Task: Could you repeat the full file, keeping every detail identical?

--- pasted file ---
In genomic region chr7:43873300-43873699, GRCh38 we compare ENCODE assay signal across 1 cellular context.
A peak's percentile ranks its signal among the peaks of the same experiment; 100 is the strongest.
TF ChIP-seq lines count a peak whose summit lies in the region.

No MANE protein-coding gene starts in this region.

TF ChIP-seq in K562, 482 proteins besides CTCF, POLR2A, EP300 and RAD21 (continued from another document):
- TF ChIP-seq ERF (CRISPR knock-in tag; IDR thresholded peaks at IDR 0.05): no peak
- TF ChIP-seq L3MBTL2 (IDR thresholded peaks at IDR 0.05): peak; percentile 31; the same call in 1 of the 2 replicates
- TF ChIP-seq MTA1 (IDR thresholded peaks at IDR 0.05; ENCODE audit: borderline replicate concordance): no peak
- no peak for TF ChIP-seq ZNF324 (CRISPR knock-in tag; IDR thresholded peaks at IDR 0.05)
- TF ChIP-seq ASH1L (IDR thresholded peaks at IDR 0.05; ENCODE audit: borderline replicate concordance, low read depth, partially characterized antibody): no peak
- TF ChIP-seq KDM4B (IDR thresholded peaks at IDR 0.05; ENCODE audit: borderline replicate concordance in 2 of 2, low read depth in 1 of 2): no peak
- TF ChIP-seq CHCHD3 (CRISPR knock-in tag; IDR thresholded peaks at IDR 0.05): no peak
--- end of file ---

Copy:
In genomic region chr7:43873300-43873699, GRCh38 we compare ENCODE assay signal across 1 cellular context.
A peak's percentile ranks its signal among the peaks of the same experiment; 100 is the strongest.
TF ChIP-seq lines count a peak whose summit lies in the region.

No MANE protein-coding gene starts in this region.

TF ChIP-seq in K562, 482 proteins besides CTCF, POLR2A, EP300 and RAD21 (continued from another document):
- TF ChIP-seq ERF (CRISPR knock-in tag; IDR thresholded peaks at IDR 0.05): no peak
- TF ChIP-seq L3MBTL2 (IDR thresholded peaks at IDR 0.05): peak; percentile 31; the same call in 1 of the 2 replicates
- TF ChIP-seq MTA1 (IDR thresholded peaks at IDR 0.05; ENCODE audit: borderline replicate concordance): no peak
- no peak for TF ChIP-seq ZNF324 (CRISPR knock-in tag; IDR thresholded peaks at IDR 0.05)
- TF ChIP-seq ASH1L (IDR thresholded peaks at IDR 0.05; ENCODE audit: borderline replicate concordance, low read depth, partially characterized antibody): no peak
- TF ChIP-seq KDM4B (IDR thresholded peaks at IDR 0.05; ENCODE audit: borderline replicate concordance in 2 of 2, low read depth in 1 of 2): no peak
- TF ChIP-seq CHCHD3 (CRISPR knock-in tag; IDR thresholded peaks at IDR 0.05): no peak